ADVANCED REVIEW: ‘Stranger Things: SIX,’ Issue #2

Reading Time: 3 minutes

Stranger Things: SIX Issue #2

We’re a little more than two weeks away from season three of Stranger Things, one of the biggest original shows on Netflix. The new season will deal with events of the summer of 1985, but have you ever found yourself wondering what came before that portal opened in Hawkins Indiana? Then the prequel comic series Stranger Things: Six will definitely be of interest to you. Now in its second issue, Stranger Things: Six #2 is published by Dark Horse Comics, written by Jody Houser, penciled by Edgar Salazar, inked by Keith Champagne, colored by Marissa Louise,  with letters by Nate Piekos of BLAMBOT.

Previously in issue one, we were introduced to the character of Francine and how she came to end up in the powered experimentation program in Hawkins, Indiana. The story briefly shifts through different parts of her past, but ultimately focuses on her experience in the program, and an unexpected visitor from her past.

Now Stranger Things: Six #2, Houser has more time to develop and progress the story at hand. Francine, or ‘Six’ as she’s been identified in the program, is being plagued by her visions. Part of the reason for her participating in the experiment was to gain control of these powers, much like you’d expect to see in any superhero franchise film, show, or comic book. These visions, however, seem driven to present themselves in times of stress, or when her mind is free and clear of distractions such as when she’s sleeping.

Stranger Things: SIX Issue #2

Not only is Six battling with these visions and the resulting sleepless nights, she’s also balancing the anxiety of being in the same place as her neighborhood sweetheart ‘Three.’ The two seem to have a damaged relationship, but up to this point we don’t quite no why. There are certainly implications in this issue which could point to why the two have fallen at odds with one another.

Stranger Things: Six #2 captured a lot more of what I was hoping for in the story itself. In the prior issue I was critical of the slow pace, and the lack of dialogue which resulted in an underwhelming impact for a debut issue. Issue two leaps forward right into the tension I’ve been waiting for. From the dark visions, to the parallels drawn between two major characters, and an unexpected character appearance. The ending in particular creates a tone of foreboding suspense as we are shown a device that has brought nothing but darkness.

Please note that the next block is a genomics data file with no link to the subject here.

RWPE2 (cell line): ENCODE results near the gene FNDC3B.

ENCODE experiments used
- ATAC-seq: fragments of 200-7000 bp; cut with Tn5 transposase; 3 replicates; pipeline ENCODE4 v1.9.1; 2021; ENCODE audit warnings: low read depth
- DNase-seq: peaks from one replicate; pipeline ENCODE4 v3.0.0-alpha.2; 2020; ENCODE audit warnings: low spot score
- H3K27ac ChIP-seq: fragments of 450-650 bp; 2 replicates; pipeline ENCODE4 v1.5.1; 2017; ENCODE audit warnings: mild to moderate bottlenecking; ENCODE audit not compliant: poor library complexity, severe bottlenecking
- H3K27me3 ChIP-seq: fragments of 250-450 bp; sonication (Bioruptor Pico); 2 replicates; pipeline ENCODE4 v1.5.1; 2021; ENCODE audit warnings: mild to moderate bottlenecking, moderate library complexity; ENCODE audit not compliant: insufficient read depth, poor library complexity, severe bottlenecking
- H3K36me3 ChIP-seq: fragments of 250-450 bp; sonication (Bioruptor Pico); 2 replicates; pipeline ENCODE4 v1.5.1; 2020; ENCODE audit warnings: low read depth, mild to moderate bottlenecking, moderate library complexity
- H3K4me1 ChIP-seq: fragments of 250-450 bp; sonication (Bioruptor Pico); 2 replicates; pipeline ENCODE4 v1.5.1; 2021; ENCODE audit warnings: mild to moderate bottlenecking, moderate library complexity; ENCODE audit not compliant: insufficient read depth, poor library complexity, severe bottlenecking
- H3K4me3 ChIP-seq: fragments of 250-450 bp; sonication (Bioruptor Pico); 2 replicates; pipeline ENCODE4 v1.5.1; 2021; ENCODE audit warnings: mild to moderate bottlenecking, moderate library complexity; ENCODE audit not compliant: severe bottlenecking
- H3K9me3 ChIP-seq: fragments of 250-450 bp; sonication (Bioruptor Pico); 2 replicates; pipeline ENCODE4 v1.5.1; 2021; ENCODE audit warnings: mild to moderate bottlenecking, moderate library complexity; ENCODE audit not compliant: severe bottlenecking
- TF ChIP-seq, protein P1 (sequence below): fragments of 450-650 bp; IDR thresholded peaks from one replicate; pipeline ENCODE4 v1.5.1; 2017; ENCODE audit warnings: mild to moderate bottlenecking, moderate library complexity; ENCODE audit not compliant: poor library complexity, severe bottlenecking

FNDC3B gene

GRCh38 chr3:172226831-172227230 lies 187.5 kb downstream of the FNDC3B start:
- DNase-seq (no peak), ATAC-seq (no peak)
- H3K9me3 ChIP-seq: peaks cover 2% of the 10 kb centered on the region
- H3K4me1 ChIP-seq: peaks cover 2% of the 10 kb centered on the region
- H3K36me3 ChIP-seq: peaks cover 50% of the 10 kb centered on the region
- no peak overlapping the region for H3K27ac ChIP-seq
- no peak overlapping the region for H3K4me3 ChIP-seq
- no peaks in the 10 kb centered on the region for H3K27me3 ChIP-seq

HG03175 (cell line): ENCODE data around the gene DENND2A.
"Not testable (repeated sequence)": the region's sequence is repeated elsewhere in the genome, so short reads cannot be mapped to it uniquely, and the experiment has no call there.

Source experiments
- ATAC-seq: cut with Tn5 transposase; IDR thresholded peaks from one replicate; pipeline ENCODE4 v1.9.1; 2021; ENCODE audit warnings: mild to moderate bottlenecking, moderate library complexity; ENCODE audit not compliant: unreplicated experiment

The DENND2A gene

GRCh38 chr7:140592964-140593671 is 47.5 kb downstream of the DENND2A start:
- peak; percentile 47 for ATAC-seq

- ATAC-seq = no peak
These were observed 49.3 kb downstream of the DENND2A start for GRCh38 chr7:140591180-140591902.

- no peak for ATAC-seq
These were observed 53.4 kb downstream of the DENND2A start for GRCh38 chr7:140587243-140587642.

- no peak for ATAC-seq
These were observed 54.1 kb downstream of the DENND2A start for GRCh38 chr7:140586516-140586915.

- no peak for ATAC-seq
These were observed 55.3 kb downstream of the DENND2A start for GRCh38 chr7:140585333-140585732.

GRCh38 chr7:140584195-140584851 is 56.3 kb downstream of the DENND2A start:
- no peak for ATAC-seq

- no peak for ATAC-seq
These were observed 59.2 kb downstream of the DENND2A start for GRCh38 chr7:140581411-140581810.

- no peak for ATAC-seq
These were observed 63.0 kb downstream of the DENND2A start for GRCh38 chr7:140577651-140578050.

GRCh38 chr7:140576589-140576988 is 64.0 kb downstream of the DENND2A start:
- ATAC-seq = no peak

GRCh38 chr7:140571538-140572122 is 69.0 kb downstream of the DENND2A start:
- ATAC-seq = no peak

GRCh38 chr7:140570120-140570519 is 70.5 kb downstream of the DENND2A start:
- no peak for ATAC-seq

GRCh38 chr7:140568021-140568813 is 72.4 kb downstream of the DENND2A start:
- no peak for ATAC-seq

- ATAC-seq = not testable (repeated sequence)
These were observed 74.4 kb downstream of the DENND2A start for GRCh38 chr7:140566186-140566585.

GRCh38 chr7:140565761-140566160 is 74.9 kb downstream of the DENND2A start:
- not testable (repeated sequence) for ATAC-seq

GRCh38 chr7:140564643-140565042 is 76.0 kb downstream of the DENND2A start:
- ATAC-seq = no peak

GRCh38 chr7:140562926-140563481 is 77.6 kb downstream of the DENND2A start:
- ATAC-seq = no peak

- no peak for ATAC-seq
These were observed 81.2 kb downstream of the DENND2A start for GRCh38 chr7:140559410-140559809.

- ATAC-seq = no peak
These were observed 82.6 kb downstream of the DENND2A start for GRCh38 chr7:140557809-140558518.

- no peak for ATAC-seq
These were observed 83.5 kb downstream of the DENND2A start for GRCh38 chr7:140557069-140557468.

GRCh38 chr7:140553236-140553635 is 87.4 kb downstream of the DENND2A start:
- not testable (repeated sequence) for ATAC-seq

Houser feels like she’s hit all of the major points that she was aiming for. The highlight in this story was definitely the contributions from Salazar, Champagne, and Louise. A lot of the images that I’d love to talk more about really foreshadow some devious things to come, however the contain a lot of spoilers, so you’ll have to pick up Stranger Things: Six #2 to see them.

One panel that isn’t within the spoiler realm happens during a flashback to Francine’s home life. Francine, in an argument, foresees herself being hit by her father, but manages to escape before he can act. The image is horrifically striking, but captured in such a way by the creative team, the tonal color, the facial image, and the inking surrounding the action.

The lettering from Piekos was also nicely on display especially during the early part of the comic, capturing the essence of a darker character, and the noises associated with it. Given there was a lot more dialogue in this issue, the lettering is well placed, and never detracts from the images, or the story.

Stranger Things: Six Issue #2  finally feels like it belongs in the world created by the Duffer brothers. It’s a great read, and has revived my interest, and curiosity as to what’s to come in the remaining two issues.

Stranger Things: Six Issue #2 is available on June 26, wherever comic books are sold.

Stranger Things: SIX Issue #2
3.5

TL;DR

Stranger Things: Six Issue #2  finally feels like it belongs in the world created by the Duffer brothers. It’s a great read, and has revived my interest, and curiosity as to what’s to come in the remaining two issues.